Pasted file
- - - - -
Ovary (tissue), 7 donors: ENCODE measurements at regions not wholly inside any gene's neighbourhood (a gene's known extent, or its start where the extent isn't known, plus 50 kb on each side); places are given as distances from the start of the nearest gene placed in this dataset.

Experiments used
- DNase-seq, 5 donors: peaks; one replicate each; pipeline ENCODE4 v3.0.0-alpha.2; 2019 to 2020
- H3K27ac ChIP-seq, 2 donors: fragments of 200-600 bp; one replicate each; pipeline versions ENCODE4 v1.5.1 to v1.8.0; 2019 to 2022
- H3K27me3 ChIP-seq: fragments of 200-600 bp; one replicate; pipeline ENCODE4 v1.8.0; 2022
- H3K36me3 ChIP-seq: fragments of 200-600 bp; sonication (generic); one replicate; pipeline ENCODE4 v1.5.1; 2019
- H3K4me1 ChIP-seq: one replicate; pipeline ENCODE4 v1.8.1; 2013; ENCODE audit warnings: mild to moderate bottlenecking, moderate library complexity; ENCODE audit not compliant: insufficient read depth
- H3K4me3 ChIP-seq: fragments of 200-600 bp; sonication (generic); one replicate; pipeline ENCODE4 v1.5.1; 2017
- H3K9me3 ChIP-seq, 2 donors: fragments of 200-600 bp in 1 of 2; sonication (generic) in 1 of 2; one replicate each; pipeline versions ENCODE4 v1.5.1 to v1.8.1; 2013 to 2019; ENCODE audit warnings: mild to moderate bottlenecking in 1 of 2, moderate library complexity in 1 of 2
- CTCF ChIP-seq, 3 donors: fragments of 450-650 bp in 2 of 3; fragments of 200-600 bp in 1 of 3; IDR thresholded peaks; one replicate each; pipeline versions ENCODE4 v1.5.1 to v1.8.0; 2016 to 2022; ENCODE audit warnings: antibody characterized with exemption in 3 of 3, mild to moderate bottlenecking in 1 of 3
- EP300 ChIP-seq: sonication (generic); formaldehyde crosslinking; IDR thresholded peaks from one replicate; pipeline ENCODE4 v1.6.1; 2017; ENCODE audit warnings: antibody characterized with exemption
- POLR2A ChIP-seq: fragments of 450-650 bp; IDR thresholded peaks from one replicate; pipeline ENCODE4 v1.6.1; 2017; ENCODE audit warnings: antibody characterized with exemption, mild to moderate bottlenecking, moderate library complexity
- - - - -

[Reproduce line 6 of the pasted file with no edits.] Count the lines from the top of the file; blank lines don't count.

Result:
- H3K36me3 ChIP-seq: fragments of 200-600 bp; sonication (generic); one replicate; pipeline ENCODE4 v1.5.1; 2019